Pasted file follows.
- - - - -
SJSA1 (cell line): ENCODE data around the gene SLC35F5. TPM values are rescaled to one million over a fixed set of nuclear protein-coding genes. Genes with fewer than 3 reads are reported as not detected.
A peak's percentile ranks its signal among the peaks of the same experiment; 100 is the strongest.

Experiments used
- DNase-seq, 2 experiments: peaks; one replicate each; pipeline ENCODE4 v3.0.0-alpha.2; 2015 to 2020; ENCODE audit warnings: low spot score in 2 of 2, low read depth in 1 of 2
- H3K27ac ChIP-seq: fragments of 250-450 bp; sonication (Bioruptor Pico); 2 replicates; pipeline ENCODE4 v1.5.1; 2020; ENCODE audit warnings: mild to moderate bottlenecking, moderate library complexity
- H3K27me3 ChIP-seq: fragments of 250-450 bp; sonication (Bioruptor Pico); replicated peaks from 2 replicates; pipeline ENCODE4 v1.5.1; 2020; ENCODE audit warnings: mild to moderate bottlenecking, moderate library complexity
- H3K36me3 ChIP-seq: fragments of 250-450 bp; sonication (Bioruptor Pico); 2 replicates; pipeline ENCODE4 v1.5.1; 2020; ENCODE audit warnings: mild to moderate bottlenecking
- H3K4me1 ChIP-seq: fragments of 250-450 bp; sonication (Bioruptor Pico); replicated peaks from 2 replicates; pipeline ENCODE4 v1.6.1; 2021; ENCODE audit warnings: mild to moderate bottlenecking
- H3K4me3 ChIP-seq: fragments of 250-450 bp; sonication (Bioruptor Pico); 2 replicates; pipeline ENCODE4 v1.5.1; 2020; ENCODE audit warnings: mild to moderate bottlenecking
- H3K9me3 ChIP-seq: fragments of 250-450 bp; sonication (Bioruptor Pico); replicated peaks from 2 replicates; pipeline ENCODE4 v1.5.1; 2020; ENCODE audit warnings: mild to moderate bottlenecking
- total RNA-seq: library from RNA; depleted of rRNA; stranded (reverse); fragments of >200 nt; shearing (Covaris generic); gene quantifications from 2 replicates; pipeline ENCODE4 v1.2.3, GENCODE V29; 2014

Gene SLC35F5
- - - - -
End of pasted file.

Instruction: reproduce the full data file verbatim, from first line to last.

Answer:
SJSA1 (cell line): ENCODE data around the gene SLC35F5. TPM values are rescaled to one million over a fixed set of nuclear protein-coding genes. Genes with fewer than 3 reads are reported as not detected.
A peak's percentile ranks its signal among the peaks of the same experiment; 100 is the strongest.

Experiments used
- DNase-seq, 2 experiments: peaks; one replicate each; pipeline ENCODE4 v3.0.0-alpha.2; 2015 to 2020; ENCODE audit warnings: low spot score in 2 of 2, low read depth in 1 of 2
- H3K27ac ChIP-seq: fragments of 250-450 bp; sonication (Bioruptor Pico); 2 replicates; pipeline ENCODE4 v1.5.1; 2020; ENCODE audit warnings: mild to moderate bottlenecking, moderate library complexity
- H3K27me3 ChIP-seq: fragments of 250-450 bp; sonication (Bioruptor Pico); replicated peaks from 2 replicates; pipeline ENCODE4 v1.5.1; 2020; ENCODE audit warnings: mild to moderate bottlenecking, moderate library complexity
- H3K36me3 ChIP-seq: fragments of 250-450 bp; sonication (Bioruptor Pico); 2 replicates; pipeline ENCODE4 v1.5.1; 2020; ENCODE audit warnings: mild to moderate bottlenecking
- H3K4me1 ChIP-seq: fragments of 250-450 bp; sonication (Bioruptor Pico); replicated peaks from 2 replicates; pipeline ENCODE4 v1.6.1; 2021; ENCODE audit warnings: mild to moderate bottlenecking
- H3K4me3 ChIP-seq: fragments of 250-450 bp; sonication (Bioruptor Pico); 2 replicates; pipeline ENCODE4 v1.5.1; 2020; ENCODE audit warnings: mild to moderate bottlenecking
- H3K9me3 ChIP-seq: fragments of 250-450 bp; sonication (Bioruptor Pico); replicated peaks from 2 replicates; pipeline ENCODE4 v1.5.1; 2020; ENCODE audit warnings: mild to moderate bottlenecking
- total RNA-seq: library from RNA; depleted of rRNA; stranded (reverse); fragments of >200 nt; shearing (Covaris generic); gene quantifications from 2 replicates; pipeline ENCODE4 v1.2.3, GENCODE V29; 2014

Gene SLC35F5